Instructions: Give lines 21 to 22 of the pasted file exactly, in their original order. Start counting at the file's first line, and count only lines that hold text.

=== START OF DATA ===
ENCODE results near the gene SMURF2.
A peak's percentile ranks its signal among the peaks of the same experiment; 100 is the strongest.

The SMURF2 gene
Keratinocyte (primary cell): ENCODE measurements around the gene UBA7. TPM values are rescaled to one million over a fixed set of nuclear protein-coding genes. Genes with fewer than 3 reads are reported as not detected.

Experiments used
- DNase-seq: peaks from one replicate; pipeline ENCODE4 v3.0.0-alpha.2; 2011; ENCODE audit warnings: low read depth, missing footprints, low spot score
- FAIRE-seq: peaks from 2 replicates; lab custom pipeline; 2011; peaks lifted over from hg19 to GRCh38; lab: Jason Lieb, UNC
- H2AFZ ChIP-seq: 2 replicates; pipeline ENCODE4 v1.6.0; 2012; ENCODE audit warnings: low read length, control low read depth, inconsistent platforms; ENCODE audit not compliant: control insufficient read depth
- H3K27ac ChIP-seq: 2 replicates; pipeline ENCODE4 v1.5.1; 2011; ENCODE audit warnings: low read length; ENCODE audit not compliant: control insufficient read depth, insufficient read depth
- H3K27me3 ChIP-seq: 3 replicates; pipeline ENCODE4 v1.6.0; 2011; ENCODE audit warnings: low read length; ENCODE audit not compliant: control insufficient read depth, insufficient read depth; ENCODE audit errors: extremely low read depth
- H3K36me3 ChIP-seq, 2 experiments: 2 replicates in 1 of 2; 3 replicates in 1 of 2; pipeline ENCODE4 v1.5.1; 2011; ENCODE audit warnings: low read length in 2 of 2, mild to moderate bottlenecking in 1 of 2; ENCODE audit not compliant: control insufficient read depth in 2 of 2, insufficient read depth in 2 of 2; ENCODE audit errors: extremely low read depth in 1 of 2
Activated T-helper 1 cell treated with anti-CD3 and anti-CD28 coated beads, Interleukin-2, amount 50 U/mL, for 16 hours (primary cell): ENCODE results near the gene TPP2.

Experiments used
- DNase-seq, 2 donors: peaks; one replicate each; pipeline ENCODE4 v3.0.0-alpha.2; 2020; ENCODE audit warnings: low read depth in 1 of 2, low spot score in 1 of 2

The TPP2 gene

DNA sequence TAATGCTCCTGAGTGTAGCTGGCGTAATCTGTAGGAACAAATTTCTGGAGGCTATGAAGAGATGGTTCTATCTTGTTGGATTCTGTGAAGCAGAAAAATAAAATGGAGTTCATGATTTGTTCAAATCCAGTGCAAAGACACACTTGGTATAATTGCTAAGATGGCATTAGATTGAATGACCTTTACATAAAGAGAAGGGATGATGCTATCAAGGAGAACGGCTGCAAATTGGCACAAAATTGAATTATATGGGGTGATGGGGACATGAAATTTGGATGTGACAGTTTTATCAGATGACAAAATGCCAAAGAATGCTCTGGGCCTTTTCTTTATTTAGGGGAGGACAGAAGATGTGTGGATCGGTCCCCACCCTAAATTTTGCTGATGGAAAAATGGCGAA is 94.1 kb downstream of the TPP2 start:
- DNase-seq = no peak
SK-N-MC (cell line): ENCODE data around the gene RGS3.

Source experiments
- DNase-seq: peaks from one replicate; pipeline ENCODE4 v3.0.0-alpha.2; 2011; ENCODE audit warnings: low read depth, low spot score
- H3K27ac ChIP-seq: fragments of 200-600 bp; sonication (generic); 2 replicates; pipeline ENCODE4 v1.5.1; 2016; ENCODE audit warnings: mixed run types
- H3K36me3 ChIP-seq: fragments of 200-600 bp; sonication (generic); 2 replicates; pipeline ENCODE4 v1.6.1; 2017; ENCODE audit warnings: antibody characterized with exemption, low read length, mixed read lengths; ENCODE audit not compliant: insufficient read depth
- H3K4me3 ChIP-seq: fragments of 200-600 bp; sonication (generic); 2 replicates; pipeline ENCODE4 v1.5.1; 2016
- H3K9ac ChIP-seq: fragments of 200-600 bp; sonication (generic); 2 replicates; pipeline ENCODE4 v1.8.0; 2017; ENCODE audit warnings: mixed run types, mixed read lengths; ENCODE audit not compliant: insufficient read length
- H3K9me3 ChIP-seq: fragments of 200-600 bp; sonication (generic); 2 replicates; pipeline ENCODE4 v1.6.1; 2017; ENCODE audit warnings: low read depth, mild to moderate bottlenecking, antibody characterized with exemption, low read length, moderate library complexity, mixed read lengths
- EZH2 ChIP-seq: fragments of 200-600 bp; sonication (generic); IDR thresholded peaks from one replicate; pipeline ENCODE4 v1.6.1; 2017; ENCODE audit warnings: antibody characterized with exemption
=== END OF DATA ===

- H3K27ac ChIP-seq: fragments of 200-600 bp; sonication (generic); 2 replicates; pipeline ENCODE4 v1.5.1; 2016; ENCODE audit warnings: mixed run types
- H3K36me3 ChIP-seq: fragments of 200-600 bp; sonication (generic); 2 replicates; pipeline ENCODE4 v1.6.1; 2017; ENCODE audit warnings: antibody characterized with exemption, low read length, mixed read lengths; ENCODE audit not compliant: insufficient read depth